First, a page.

1. Background

Isoflurane has been advocated as a routine anesthetic drug in surgery patients. This volatile anesthetic can have adverse postoperative cognitive behavioral effects that may affect task performance; its rapid elimination may also speed up the postoperative recovery time, which in turn could reduce the discharge time in large and overcrowded operating rooms (1-3). Both pharmacologic (4) and non-pharmacologic (5-8) interventions have been reported to reduce recovery times. The Bispectral Index Score (BIS) is a new electroencephalogram parameter that was specifically developed to measure the hypnotic effects of anesthesia (9). BIS monitoring during anesthesia significantly improves recovery regardless of whether propofol (10) or volatile anesthesia (11) is used. Aminophylline is a methylxanthine found in coffee and tea, and it can partially antagonize the behavioral and hypnotic effects of benzodiazepines (12). This drug works clinically to centrally antagonize adenosine, which is a potent, endogenous central nervous system (CNS) depressant (13). When administered at the routine clinical therapeutic dose, aminophylline increases ventilation and the electromyography activity of both inspiratory and expiratory muscles (14). Several clinical studies have suggested that aminophylline can decrease the duration of recovery after total intravenous anesthesia with propofol and remifentanil, sevoflurane, and desflurane (15). However, aminophylline induces seizures, which are commonly fatal; no specific, pharmacologically antagonistic drug is known. Free radicals have recently been implicated in aminophylline-induced toxicities (16). Therefore, clinicians should be cautious in the administration of aminophylline.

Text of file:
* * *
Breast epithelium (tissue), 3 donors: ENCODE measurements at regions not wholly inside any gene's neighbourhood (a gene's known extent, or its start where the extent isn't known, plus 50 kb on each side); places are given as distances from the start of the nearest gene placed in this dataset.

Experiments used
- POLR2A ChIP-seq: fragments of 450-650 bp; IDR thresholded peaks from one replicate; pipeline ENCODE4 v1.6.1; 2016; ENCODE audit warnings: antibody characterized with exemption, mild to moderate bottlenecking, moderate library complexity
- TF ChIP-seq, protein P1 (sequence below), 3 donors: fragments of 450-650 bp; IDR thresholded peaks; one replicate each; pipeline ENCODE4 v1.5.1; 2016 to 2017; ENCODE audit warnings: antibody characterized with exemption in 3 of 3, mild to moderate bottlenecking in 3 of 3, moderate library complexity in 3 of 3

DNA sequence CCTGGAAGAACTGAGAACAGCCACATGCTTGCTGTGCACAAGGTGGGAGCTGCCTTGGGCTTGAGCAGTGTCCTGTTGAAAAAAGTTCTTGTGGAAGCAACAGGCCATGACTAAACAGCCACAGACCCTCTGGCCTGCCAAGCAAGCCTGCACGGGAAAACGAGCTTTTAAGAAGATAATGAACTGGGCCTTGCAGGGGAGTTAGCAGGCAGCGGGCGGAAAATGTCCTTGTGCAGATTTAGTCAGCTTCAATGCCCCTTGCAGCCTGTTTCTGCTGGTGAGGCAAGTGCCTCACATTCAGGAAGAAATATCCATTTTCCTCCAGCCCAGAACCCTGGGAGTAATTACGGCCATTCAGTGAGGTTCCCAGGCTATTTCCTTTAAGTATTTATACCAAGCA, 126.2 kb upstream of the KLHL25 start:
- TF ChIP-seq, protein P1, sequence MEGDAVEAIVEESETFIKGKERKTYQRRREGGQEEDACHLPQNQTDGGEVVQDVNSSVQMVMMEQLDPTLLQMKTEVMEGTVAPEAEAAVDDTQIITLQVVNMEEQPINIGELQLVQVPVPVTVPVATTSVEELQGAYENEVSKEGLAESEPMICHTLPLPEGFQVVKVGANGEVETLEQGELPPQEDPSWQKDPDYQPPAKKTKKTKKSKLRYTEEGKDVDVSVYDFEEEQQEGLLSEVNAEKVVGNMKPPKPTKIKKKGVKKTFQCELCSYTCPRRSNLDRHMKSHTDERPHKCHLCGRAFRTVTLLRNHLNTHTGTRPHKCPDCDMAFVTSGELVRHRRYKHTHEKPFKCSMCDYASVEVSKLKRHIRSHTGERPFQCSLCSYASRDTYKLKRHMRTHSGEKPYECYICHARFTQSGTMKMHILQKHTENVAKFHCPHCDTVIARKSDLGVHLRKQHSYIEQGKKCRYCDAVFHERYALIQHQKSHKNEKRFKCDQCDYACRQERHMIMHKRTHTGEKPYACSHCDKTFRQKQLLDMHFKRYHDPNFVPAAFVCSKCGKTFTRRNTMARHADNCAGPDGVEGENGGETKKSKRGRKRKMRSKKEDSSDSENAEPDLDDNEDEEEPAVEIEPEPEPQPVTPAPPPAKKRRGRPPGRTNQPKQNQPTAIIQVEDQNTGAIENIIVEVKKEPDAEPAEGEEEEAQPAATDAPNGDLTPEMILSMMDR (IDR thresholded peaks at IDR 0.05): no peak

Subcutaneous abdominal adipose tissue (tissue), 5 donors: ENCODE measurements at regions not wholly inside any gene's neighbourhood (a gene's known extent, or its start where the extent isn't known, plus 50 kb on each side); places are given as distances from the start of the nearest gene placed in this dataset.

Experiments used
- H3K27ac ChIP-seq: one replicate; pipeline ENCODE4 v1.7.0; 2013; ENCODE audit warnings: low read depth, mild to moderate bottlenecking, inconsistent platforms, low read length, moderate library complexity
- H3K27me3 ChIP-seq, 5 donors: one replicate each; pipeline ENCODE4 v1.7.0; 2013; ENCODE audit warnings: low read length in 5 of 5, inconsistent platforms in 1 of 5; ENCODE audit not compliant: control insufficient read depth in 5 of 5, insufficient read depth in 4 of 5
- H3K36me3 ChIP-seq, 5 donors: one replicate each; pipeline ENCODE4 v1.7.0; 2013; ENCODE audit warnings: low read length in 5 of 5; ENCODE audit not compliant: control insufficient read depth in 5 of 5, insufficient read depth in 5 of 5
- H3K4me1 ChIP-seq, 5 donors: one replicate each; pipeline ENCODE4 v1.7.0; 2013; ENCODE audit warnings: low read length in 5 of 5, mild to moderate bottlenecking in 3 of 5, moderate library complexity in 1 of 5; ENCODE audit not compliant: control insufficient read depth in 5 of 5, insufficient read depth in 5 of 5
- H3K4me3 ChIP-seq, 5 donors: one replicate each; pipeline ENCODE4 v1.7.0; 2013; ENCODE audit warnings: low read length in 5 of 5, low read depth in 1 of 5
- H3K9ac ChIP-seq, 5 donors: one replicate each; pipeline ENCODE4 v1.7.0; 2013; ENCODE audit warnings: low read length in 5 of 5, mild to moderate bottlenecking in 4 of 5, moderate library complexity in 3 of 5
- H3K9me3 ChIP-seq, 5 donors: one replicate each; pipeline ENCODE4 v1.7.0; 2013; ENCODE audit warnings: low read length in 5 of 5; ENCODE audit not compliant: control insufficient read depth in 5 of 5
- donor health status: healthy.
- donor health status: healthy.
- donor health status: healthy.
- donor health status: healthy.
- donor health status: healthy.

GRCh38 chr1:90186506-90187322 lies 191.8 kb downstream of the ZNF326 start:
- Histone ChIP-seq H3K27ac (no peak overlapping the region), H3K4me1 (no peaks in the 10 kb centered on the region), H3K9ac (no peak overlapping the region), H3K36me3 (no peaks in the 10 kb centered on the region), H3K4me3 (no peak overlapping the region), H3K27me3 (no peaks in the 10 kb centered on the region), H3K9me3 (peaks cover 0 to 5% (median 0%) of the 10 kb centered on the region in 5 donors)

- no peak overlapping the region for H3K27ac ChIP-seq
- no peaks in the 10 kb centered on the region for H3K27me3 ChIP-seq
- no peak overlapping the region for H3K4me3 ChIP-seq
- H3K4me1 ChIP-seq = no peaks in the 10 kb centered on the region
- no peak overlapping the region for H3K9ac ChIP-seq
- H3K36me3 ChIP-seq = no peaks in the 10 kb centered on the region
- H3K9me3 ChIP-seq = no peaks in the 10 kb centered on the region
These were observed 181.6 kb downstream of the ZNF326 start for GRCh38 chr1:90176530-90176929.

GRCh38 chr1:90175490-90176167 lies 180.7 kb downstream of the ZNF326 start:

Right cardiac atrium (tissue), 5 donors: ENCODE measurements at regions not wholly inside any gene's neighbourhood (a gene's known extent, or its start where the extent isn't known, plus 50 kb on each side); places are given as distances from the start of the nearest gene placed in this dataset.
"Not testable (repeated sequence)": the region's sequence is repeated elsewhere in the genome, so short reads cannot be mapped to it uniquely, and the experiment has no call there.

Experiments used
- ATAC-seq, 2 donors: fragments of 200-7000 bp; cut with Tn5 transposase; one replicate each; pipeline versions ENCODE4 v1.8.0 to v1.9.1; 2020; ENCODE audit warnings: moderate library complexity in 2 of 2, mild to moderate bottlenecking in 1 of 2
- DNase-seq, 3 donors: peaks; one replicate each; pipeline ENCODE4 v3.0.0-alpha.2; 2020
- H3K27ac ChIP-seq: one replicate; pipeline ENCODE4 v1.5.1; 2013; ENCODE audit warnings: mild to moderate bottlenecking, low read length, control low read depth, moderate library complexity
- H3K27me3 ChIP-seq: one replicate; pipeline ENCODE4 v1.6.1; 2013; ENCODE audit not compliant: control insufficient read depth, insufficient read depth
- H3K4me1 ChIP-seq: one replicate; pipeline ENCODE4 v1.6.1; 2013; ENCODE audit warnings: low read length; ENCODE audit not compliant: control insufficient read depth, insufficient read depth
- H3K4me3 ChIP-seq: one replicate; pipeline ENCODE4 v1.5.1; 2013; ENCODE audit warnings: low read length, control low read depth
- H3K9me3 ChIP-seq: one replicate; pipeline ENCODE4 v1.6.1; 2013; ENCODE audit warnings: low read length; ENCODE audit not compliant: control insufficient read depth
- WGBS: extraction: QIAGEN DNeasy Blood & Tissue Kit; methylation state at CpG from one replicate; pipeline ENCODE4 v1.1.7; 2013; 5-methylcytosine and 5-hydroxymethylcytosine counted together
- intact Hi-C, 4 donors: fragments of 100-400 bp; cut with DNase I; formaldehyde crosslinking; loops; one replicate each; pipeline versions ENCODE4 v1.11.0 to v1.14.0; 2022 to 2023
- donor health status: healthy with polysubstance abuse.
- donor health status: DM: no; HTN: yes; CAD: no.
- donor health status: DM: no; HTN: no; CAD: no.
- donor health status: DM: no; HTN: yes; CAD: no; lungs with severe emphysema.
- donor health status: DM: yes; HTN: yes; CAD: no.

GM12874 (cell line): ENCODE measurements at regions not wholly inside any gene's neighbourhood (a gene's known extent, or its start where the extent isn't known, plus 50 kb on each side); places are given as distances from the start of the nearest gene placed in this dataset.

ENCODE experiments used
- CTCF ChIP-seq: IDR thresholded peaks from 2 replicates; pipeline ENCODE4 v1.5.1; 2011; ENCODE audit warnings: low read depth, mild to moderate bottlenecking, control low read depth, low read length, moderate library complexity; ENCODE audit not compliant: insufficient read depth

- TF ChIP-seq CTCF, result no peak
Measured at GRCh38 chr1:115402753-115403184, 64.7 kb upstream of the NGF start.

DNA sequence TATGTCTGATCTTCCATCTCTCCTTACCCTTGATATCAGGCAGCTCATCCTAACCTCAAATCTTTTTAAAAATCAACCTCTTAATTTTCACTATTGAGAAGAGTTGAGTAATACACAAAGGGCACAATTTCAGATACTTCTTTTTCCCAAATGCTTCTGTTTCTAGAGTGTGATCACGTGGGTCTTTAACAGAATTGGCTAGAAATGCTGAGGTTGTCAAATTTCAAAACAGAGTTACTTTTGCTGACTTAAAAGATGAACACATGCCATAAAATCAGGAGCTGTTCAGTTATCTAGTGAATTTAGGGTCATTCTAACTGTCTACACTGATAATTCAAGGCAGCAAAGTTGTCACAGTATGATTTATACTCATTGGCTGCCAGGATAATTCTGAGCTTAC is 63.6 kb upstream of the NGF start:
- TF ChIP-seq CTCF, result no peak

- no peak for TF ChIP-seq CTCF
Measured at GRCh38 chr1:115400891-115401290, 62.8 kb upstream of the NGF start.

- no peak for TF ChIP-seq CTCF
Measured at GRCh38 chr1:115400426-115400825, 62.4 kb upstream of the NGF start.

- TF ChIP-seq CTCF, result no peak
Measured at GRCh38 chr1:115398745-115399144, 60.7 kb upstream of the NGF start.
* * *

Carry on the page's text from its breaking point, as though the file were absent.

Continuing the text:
2. Objectives

This study was designed to compare the effects of low and high doses of aminophylline on extubation time, time to discharge from recovery, and the BIS in patients following isoflurane anesthesia

3. Patients and Methods

After obtaining approval from the institutional review board of Tehran University of Medical Sciences, this prospective, randomized, blinded clinical study was conducted at the Sina hospital affiliated with the Tehran University of Medical Sciences in Iran (400 beds and 4 surgical wards) from June 2013 to December 2014. This research study was registered in the Iranian registry of clinical trials under ID number IRCT201403073773N11. The study enrolled 75 American Society of Anesthesiologists (ASA) Classification I–II patients aged 18 - 70 years without cardiovascular, pulmonary, psychological, or neurological diseases who were scheduled for elective laparatomy for tumor resection of the gastrointestinal tract under general anesthesia. The exclusion criteria were a history of cognitive dysfunction; obesity (body mass index ≥ 30 kg/m2); alcoholism; opioid addiction; and current treatment with β-agonists, anticholinergic agents, tranquilizers, anticonvulsants, or antidepressants.